As OldPhiKap pointed out, it is possible to appeal the matter to court in such a way as not to open themselves up to any further discovery, in particular by limiting the appeal to questions of law. They would say that even if all the facts are as the COI found them, they do not have the legal authority to take the action they did, because they acted contrary to their own rules, or because the hearing was a sham and they had already made up their minds.

  11. #351
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    Mar 2010
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    Cincinnati
    Quote Originally Posted by Tom B. View Post
    There's an internal appeal process within the NCAA, which would be UNC's first avenue of appeal. That process wouldn't involve any proceedings in court.
    For appeals to the Infractions Appeals Committee see Section 19.10 of the Division I Manual. The appeal must be made within 15 days after the Public Infraction Decision is released.
    19.10.1 Basis for Granting an Appeal.
    19.10.1.1 Penalties. A penalty prescribed by the hearing panel, including determinations regarding the existence and weighing of any aggravating or mitigating factors, shall not be set aside on appeal except on a showing by the appealing party that the panel abused its discretion. The Infractions Appeals Committee may affirm a penalty for any reason in the record.
    19.10.1.2 Findings and Conclusions. A hearing panel’s factual findings and its conclusion that one or more violations occurred shall not be set aside on appeal except on a showing by the appealing party that:
    (a) A factual finding is clearly contrary to the information presented to the panel;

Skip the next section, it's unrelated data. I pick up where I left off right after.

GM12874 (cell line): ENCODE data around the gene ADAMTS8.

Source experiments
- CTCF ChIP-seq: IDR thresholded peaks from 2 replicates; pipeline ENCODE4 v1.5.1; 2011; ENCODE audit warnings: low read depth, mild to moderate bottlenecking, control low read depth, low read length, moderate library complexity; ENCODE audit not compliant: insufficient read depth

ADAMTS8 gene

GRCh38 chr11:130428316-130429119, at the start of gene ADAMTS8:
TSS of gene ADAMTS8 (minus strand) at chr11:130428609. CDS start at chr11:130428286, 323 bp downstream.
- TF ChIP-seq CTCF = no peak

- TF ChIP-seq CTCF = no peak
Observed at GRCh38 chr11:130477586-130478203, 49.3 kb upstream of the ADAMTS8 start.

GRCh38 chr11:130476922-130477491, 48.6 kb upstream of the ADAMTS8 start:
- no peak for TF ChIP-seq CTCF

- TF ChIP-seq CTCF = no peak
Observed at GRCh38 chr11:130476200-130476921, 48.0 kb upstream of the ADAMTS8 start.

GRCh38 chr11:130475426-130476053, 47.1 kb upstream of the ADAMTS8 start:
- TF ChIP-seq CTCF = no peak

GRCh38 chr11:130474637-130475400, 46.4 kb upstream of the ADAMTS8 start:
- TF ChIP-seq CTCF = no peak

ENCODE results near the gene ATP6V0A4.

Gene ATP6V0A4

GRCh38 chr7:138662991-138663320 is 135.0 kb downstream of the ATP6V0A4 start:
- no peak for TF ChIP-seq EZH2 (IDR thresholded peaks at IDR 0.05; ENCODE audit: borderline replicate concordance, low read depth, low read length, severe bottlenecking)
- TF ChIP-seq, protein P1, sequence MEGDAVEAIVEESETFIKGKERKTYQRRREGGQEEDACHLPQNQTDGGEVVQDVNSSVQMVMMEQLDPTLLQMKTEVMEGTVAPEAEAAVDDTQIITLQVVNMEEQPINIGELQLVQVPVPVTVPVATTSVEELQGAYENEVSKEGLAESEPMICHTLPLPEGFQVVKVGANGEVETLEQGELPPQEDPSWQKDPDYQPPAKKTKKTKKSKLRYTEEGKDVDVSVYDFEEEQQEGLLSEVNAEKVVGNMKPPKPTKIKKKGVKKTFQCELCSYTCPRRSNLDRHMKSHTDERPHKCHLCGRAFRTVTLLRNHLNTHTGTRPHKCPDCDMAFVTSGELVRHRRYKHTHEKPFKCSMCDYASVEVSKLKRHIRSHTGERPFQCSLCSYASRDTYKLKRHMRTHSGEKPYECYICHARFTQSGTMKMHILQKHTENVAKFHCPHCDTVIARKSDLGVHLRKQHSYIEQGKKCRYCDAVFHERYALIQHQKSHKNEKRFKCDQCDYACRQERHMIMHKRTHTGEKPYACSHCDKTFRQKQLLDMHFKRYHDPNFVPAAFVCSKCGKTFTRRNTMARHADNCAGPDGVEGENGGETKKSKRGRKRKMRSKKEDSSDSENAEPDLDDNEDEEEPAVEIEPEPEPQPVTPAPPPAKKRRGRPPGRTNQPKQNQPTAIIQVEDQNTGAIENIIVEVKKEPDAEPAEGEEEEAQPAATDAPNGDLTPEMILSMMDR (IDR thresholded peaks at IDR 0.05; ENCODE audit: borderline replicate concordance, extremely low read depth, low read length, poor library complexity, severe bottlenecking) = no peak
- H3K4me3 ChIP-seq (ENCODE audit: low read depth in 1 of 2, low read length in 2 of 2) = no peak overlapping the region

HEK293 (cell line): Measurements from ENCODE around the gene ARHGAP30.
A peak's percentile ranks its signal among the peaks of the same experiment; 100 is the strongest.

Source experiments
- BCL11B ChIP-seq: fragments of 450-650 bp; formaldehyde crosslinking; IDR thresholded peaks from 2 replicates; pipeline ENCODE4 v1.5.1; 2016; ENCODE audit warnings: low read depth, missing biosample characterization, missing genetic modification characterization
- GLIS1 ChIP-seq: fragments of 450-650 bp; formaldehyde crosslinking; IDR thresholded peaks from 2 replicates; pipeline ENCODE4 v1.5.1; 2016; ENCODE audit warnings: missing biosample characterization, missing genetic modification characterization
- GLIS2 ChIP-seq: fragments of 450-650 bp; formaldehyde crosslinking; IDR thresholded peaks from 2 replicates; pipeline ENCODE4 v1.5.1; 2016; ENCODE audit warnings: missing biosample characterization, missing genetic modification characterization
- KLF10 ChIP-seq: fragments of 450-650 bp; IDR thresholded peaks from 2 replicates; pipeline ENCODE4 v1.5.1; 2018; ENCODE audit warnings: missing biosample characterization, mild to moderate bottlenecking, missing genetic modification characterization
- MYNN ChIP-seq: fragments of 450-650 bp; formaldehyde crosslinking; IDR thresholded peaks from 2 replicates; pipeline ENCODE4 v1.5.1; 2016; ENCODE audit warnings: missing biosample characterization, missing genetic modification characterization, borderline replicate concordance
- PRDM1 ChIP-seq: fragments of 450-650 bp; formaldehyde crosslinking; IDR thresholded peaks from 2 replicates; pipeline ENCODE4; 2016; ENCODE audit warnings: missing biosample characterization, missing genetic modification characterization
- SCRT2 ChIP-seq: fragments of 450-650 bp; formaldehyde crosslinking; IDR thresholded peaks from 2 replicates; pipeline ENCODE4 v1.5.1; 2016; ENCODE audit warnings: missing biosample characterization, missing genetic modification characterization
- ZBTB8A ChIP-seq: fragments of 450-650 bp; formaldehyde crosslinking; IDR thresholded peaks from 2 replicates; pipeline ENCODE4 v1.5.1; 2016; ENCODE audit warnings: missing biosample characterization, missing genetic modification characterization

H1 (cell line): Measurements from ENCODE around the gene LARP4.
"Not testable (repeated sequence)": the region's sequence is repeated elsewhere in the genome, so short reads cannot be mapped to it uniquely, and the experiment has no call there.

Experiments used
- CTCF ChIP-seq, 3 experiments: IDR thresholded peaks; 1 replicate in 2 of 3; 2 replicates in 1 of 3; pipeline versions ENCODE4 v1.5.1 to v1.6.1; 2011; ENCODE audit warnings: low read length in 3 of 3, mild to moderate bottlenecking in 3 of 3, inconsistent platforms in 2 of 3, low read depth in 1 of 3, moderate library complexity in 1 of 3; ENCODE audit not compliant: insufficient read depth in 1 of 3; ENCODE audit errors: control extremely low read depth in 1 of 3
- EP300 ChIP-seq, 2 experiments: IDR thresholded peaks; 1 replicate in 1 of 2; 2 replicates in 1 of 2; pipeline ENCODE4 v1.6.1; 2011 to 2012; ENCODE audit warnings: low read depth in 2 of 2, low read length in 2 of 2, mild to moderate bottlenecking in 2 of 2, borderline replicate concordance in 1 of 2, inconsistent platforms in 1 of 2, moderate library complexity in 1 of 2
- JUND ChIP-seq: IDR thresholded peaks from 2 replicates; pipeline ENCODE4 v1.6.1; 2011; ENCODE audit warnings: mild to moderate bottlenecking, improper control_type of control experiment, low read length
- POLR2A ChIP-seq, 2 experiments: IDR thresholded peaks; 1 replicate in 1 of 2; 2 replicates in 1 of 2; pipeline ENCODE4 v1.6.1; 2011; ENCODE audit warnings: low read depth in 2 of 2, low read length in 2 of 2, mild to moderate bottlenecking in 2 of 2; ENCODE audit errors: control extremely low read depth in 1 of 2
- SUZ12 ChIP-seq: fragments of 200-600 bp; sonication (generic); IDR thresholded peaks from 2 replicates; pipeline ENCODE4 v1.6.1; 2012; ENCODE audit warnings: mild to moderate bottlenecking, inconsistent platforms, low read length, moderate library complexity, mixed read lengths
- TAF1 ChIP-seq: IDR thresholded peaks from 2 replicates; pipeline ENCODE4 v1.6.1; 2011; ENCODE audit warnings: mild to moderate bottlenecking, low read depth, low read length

(b) The facts found by the panel do not constitute a violation of the NCAA constitution and bylaws; or
    (c) There was a procedural error and but for the error, the panel would not have made the finding or conclusion.

    19.10.7 Final Decision not Subject to Further Review. Any decision of the Infractions Appeals Committee shall be final, binding and conclusive, and shall not be subject to further review by any governance body.

    Typically UNC would not be able to appeal to the courts until after they had appealed to the Infractions Appeals Committee.

  12. #352
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    May 2007
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    Tennessee
    Quote Originally Posted by Dr. Rosenrosen View Post
    So, among the various things he has said and done, how are we to explain Jay interviewing Roy in front of 11 former players:

    https://www.tarheelblog.com/2014/6/9...ts-allegations

    IMO... THAT was despicable.
    Yep.
    Mtn.Devil, have you not seen that interview before?

  13. #353
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    Las Vegas, Nevada
    Quote Originally Posted by swood1000 View Post
    As OldPhiKap pointed out, it is possible to appeal the matter to court in such a way as not to open themselves up to any further discovery, in particular by limiting the appeal to questions of law. They would say that even if all the facts are as the COI found them, they do not have the legal authority to take the action they did, because they acted contrary to their own rules, or because the hearing was a sham and they had already made up their minds.
    Yep. I don't know about North Carolina courts, but appellate courts typically take the certified transcript from below, and that's it. They don't typically seek or even permit new evidence.
    Henderson
    All of them

  14. #354
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    Utah
    Quote Originally Posted by Henderson View Post
    Yep. I don't know about North Carolina courts, but appellate courts typically take the certified transcript from below, and that's it. They don't typically seek or even permit new evidence.
    This case hasn't even been brought before a district court yet. The discovery process would occur there. The process, I expect, would proceed as:
    1. COI
    2. Appeals committee
    3. US District court
    4. 7th Circuit COA.

    If the issue becomes, "were these classes available to everyone", I expect the NCAA will ask for 30b6 depositions.

  15. #355